Members of the newly-formed Community Center Work Group share their thoughts on moving ahead to find an answer to a question that has gripped the community of Tracy: what to do about a new gathering place in town
By Per Peterson
Another chapter was added to the ongoing saga of the City of Tracy’s quest to find a new home for its senior community earlier this month when a Community Center Work Group was formed. And if Jeanine Vandendriessche has any say in the matter — which she does, as one of the five Tracy residents voted to the board — there will be some tangible progress in the near future.
Vandendriessche, along with Tony Peterson, Shirley Anderson, Ken Witt and Audrey Koopman, will team up with the seven city council members to work on some kind of solution to a problem that has plagued Tracy and area residents since the sale of the Multi-Purpose Center in 2020.
“All I want to do is find out exactly where we want to go and just work toward that goal,” said Vandendriessche, who unlike her fellow group members offers a voice that hasn’t been made public to date. “I’m kind of a worker. I have ideas, too, but I like to hear what other people’s ideas are, and then sort it out and see what the best way to go will be.”
Vandendriessche’s motivation to apply for inclusion on the group — there were 16 applications in all — is simple: she herself used the MPC before COVID. An avid bridge player, Vandendriessche spent plenty of time at the MPC, pre-pandemic, so she brings to the group an insight she wants to share with the group.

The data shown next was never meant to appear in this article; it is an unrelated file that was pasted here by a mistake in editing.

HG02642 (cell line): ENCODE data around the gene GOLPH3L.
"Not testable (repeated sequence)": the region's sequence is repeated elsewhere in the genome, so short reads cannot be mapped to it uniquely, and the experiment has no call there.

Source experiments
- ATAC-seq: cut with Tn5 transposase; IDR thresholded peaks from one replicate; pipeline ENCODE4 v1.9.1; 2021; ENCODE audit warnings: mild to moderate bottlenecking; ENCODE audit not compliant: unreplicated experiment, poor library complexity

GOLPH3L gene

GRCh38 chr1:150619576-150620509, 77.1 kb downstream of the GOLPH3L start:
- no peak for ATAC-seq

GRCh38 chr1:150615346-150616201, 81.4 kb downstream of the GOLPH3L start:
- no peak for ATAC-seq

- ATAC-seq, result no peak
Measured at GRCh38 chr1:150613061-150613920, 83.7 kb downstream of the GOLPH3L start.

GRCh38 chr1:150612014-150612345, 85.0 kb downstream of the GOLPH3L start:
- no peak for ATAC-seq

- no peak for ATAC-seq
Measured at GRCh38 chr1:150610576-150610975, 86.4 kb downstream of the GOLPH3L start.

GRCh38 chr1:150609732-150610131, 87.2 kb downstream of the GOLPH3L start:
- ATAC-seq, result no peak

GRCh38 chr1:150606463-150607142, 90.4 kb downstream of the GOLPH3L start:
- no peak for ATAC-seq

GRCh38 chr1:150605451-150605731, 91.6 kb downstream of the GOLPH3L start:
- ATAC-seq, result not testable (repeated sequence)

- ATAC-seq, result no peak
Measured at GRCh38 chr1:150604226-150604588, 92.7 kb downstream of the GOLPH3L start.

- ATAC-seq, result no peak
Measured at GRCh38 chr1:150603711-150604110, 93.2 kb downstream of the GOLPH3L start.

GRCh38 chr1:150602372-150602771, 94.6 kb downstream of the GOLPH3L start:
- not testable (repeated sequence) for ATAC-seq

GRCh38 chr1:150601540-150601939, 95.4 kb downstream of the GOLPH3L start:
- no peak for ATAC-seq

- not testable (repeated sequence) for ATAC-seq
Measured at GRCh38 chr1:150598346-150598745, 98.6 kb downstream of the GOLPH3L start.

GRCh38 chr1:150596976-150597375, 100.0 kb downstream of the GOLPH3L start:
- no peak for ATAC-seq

“I was down there every week almost,” she said. “I know all the people down there, and I know how much it was used and how much people enjoyed it. All the guys would come in for their coffee and cake and sit around and tell jokes — distract us from bridge!”
Witt’s hope is that the five residents who will be joining forces with the council will sink their teeth into the project. That is, they each should do their own research. He said the original steering committee, which met multiple times in 2020, was basically there to do such research, including quality of service and what should be in a new building.
“But at the end, it was a money issue,” said Witt. “Money and quality of service are the two big ones. I think this group of five hopefully can do research on those two items and determine, or at least give a recommendation to the council, as to what they found out.”
See this week’s Headlight Herald for more on this article.